MR. JOHNSON: Well, I think our biggest thing that we're doing right now is this voluntary integrated management plan for the district. We decided to take that on even though our district is not fully appropriated or not been -- and don't know if and when it might be designated, but the board has been very proactive in their groundwater management plan and in their groundwater management responsibilities. We've got nine areas in the district where we've got nitrate problems and we're managing those in different -- three different phases of controls and incentives and regulations. We -- just last month, the board approved a moratorium on any additional new irrigation wells in one area of the district and are looking at -- because last year and this year is really the first we've seen -- we saw a little bit back in the 1970s in this same area of not enough -- in dry times, there's a shortage of groundwater that's just -- or there's some conflicts that take place so we're starting to deal with that. But looking at not just groundwater, but surface water, and looking farther into the future in this integrated management plan and on how -- what we have for a water supply in the future, what we have for water needs in the future, and I think the board's very excited about it. The State's very excited. The Department of Natural Resources, I think, is a fantastic partner with us in this and I think they're really excited about having an opportunity to look at a proactive approach rather than where they've had to be, on all the rest of them, is reactive, and having to go back or reverse trends or at least stop where we're at. I think that's one of the big ones. I think the other, in terms of a project, is on the Dead Man's Run floodplain through Lincoln, from 27th or 29th and Cornhusker Highway back south and east, through the east campus and through the Gateway Shopping Center area, back through that way.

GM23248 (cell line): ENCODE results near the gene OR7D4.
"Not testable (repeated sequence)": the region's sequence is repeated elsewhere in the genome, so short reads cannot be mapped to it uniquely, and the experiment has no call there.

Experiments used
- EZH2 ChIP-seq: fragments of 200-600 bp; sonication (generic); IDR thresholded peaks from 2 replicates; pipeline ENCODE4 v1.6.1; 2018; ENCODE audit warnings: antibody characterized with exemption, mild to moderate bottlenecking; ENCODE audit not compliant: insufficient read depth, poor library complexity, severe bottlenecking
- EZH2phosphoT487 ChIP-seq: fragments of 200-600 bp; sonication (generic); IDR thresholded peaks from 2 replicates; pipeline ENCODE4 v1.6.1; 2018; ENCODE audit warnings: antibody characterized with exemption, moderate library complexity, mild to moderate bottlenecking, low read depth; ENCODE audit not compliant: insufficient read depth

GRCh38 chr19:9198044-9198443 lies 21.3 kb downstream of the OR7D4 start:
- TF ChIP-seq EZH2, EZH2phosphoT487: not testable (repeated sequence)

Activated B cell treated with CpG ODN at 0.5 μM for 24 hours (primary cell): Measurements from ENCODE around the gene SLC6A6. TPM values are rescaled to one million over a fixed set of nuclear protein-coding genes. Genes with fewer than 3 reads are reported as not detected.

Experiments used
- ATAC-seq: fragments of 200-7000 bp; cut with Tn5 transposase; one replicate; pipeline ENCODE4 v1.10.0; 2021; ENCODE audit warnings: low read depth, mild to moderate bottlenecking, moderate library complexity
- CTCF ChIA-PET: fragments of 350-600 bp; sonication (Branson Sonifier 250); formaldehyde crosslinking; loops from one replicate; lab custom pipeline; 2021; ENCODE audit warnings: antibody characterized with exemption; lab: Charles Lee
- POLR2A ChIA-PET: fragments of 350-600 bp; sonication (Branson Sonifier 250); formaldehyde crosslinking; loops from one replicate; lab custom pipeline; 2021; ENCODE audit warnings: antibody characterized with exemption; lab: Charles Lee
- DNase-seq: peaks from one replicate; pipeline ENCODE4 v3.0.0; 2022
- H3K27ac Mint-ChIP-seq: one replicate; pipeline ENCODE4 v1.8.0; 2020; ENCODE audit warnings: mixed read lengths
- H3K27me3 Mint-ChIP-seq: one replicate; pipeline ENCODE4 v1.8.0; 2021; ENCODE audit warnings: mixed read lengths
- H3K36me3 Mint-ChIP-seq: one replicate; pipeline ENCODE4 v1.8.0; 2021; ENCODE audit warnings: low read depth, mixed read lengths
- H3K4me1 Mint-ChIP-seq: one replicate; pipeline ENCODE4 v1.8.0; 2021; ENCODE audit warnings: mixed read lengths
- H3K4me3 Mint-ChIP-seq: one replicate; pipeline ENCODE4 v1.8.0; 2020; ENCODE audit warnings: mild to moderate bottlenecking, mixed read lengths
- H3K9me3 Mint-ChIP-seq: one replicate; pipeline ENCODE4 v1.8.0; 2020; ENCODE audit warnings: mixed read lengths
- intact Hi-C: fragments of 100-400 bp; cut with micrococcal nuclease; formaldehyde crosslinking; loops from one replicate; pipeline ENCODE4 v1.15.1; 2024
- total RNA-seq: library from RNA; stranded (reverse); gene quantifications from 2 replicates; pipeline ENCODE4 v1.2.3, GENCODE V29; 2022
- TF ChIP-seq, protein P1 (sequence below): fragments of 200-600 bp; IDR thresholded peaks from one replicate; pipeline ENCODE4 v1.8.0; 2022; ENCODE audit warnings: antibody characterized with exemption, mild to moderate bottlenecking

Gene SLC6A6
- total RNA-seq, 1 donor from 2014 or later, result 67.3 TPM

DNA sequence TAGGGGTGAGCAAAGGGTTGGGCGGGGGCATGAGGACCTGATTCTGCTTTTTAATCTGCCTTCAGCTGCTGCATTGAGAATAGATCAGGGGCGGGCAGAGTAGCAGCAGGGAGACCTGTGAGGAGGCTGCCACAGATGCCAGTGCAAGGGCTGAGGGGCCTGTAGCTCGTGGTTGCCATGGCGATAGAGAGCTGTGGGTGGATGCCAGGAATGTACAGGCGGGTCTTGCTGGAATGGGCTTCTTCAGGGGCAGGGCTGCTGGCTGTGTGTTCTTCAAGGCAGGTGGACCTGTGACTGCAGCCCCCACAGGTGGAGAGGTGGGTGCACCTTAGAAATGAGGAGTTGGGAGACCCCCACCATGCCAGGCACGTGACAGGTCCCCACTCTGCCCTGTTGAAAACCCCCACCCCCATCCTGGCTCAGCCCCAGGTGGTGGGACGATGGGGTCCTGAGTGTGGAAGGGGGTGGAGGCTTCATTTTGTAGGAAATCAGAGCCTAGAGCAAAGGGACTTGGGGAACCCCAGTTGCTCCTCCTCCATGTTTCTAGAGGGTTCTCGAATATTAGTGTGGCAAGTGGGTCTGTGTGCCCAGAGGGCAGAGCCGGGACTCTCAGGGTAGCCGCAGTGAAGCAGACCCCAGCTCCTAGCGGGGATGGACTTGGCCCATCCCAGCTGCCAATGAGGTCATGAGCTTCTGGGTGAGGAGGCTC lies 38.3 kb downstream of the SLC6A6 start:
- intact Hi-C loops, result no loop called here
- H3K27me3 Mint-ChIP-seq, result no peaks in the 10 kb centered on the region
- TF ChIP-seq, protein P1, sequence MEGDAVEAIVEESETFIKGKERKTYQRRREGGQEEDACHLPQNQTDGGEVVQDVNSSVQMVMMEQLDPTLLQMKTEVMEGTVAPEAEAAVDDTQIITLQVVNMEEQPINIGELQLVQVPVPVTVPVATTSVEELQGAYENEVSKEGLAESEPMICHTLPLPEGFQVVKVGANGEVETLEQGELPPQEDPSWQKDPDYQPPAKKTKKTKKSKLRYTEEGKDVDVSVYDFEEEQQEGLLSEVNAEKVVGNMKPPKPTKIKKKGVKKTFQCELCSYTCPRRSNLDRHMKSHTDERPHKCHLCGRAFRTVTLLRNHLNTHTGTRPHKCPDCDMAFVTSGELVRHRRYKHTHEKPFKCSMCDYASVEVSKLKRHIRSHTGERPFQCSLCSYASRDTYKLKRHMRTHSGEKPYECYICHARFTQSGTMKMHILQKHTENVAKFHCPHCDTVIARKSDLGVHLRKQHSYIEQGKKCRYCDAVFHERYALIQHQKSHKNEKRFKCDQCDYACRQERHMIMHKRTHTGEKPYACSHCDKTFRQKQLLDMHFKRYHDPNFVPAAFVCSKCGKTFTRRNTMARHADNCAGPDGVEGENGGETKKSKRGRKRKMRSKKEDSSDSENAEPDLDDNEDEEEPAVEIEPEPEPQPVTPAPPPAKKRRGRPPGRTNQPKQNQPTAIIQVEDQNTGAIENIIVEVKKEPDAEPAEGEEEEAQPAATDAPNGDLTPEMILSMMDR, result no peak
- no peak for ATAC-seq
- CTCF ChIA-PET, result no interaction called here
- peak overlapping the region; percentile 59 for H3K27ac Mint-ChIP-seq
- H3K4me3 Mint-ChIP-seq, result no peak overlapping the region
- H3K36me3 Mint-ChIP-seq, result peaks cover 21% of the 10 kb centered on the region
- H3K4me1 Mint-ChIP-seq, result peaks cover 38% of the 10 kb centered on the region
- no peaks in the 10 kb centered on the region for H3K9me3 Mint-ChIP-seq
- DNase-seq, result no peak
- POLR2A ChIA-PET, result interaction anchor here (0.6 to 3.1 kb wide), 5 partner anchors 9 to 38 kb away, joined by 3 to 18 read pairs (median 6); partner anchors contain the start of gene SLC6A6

MR. STARR: You have, over the years, have done some things that are --